Essay on Smoking Cessation Of Tobacco Smoking
Tobacco smoking contributes to cardiovascular disease, cancer, and lung disease and is a “leading preventable cause of death” (Fritz, Wider, Hardin, & Horrocks, 2008b; Stanhope & Lancaster, 2014; Stephenson & Allen, 2007; Tingen et al., 2006). There are 440,000 deaths alone from tobacco use in the United States (Stephenson & Allen, 2007; Tingen et al., 2006). Smoking cessation programs are great ways nurses can encourage patients with hypertension to go. Studies show that to decrease the rate of hypertension in the population and promote public health worldwide smoking must be discontinued.
Primary prevention starts with people who have not started smoking yet. The Healthy People 2020 initiatives aim to decrease the number of adolescent smokers by 5% who begin to smoke (Fritz et al., 2008b; Healthy People 2020). The American Cancer Society states that at least 70% of smokers want to quit, 35% attempt to, and 5% succeed (Stephenson & Allen, 2007). With a decrease in the number of patients who smoke, the number of hypertensive cases would dramatically decline.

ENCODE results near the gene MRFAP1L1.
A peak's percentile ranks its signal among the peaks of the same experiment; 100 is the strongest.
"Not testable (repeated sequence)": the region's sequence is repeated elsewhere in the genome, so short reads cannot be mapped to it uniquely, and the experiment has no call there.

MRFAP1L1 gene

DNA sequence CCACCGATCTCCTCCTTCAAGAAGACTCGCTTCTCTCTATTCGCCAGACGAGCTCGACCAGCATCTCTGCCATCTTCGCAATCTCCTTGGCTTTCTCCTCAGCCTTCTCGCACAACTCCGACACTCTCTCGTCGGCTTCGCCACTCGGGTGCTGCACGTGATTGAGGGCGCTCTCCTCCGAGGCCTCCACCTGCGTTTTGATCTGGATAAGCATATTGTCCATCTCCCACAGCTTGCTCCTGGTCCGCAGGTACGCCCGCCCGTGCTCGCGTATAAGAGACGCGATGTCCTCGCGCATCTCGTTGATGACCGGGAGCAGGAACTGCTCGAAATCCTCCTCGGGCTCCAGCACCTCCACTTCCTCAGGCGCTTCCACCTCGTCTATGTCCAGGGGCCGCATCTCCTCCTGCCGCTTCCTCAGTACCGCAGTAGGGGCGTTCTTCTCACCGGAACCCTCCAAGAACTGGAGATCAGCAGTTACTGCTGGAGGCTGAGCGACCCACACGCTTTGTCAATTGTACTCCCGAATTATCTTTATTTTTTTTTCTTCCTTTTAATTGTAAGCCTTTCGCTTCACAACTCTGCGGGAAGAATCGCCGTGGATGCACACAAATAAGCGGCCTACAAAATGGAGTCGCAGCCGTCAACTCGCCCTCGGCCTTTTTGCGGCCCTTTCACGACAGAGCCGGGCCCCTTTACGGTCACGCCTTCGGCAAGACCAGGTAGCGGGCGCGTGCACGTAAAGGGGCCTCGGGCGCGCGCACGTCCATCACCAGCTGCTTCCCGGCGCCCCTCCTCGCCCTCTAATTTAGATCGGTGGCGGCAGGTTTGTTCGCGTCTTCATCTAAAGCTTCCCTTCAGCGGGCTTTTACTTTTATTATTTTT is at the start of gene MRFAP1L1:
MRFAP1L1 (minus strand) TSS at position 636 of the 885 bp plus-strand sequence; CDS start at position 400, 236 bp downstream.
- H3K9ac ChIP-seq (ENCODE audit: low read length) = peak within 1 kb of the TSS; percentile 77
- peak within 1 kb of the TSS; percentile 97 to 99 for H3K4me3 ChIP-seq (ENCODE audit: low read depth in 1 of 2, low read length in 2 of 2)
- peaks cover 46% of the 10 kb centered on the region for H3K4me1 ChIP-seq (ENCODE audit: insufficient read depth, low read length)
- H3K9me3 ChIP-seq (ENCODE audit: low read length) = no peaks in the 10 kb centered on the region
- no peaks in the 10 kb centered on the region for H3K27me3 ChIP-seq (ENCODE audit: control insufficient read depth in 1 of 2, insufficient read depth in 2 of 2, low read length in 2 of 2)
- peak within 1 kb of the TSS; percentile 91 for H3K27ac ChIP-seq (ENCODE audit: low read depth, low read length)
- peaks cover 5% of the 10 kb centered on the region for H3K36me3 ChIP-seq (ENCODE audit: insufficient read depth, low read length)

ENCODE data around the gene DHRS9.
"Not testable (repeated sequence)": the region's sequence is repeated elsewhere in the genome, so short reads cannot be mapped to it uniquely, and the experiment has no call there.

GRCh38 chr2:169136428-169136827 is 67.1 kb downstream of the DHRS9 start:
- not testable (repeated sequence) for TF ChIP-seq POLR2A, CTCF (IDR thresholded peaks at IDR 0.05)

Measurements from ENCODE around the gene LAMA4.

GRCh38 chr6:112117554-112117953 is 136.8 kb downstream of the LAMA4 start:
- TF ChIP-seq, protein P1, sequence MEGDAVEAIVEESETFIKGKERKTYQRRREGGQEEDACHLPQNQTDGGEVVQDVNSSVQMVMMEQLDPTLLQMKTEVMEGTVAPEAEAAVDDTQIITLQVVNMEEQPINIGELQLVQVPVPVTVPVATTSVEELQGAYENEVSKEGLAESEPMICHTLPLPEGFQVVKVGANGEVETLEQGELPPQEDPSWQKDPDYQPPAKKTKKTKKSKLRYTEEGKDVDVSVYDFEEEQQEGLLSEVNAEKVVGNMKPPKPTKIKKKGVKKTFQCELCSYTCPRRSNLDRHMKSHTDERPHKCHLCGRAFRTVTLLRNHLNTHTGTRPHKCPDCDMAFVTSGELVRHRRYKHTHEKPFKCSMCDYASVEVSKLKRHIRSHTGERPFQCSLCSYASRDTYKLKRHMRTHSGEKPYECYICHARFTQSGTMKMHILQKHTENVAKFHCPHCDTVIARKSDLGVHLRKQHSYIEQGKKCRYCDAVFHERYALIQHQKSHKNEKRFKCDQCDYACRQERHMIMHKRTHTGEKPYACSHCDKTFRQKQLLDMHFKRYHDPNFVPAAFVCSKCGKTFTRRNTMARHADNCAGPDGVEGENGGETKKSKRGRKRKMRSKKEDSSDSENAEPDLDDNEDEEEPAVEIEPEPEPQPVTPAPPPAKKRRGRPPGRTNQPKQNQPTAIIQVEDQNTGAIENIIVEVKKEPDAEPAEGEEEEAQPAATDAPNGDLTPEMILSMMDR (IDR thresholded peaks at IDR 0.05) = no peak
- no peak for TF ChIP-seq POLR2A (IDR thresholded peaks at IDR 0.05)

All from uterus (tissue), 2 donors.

Smoking affects adults and children alike. Children of smokers are 3 times more likely to begin smoking themselves (Stephenson & Allen, 2007; Tingen et al., 2006). Nursing interventions need to provide the optimal resources for parents, children, and families in the community so that more succeed in quitting, and fewer teens initiate smoking themselves which results in lower number of comorbidities.…